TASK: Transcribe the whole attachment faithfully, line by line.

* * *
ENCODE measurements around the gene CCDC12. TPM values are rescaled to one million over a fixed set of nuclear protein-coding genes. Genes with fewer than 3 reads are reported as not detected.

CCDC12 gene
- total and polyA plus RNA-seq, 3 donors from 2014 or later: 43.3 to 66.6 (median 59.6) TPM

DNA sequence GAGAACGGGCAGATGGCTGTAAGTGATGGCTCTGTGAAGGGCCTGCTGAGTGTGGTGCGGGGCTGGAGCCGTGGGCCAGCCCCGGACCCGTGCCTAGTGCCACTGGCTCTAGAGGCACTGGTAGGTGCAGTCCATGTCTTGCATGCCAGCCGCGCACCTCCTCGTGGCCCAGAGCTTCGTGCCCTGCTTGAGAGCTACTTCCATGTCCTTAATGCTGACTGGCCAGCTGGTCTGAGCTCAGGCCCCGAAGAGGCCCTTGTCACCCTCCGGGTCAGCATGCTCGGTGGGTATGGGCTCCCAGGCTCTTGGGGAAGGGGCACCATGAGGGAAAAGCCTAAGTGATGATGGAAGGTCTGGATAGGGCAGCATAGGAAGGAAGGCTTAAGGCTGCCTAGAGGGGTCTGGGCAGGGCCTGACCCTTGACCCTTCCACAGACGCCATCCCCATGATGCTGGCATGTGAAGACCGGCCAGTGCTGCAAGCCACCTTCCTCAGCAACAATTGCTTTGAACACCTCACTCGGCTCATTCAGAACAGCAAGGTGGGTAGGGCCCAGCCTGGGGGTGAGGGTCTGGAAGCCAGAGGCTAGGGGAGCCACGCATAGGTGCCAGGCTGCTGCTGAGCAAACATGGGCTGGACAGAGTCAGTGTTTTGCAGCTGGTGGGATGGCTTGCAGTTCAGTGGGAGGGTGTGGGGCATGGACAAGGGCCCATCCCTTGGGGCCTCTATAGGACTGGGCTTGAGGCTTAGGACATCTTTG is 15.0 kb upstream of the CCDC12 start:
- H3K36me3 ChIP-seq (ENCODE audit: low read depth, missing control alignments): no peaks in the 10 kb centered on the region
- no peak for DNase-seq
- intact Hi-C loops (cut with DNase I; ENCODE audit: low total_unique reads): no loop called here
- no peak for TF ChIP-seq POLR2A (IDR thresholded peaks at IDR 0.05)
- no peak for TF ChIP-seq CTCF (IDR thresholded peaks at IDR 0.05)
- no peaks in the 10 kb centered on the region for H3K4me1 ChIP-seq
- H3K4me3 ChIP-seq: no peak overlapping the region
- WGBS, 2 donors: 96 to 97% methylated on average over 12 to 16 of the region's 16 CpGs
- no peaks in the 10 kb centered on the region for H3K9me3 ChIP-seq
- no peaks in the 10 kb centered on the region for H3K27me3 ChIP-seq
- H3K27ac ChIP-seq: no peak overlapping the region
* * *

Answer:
ENCODE measurements around the gene CCDC12. TPM values are rescaled to one million over a fixed set of nuclear protein-coding genes. Genes with fewer than 3 reads are reported as not detected.

CCDC12 gene
- total and polyA plus RNA-seq, 3 donors from 2014 or later: 43.3 to 66.6 (median 59.6) TPM

DNA sequence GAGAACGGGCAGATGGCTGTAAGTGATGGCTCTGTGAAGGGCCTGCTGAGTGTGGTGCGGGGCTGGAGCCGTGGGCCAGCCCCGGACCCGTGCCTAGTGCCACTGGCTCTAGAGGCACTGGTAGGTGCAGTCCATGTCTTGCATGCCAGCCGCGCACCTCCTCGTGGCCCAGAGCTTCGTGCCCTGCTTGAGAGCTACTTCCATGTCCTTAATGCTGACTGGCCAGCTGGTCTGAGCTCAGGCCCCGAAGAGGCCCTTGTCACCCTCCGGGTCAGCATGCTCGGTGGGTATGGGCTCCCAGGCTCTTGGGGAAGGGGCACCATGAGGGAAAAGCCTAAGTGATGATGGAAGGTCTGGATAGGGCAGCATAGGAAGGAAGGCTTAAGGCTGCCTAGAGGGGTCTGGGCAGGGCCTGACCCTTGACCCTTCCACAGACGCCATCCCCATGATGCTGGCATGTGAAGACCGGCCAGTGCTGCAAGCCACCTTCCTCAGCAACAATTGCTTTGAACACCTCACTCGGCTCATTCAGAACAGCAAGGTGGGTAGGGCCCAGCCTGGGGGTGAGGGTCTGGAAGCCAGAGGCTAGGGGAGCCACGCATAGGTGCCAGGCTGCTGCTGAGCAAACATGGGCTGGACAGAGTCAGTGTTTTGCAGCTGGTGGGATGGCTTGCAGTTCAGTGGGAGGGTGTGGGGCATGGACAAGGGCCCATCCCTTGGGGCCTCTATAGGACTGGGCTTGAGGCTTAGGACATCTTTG is 15.0 kb upstream of the CCDC12 start:
- H3K36me3 ChIP-seq (ENCODE audit: low read depth, missing control alignments): no peaks in the 10 kb centered on the region
- no peak for DNase-seq
- intact Hi-C loops (cut with DNase I; ENCODE audit: low total_unique reads): no loop called here
- no peak for TF ChIP-seq POLR2A (IDR thresholded peaks at IDR 0.05)
- no peak for TF ChIP-seq CTCF (IDR thresholded peaks at IDR 0.05)
- no peaks in the 10 kb centered on the region for H3K4me1 ChIP-seq
- H3K4me3 ChIP-seq: no peak overlapping the region
- WGBS, 2 donors: 96 to 97% methylated on average over 12 to 16 of the region's 16 CpGs
- no peaks in the 10 kb centered on the region for H3K9me3 ChIP-seq
- no peaks in the 10 kb centered on the region for H3K27me3 ChIP-seq
- H3K27ac ChIP-seq: no peak overlapping the region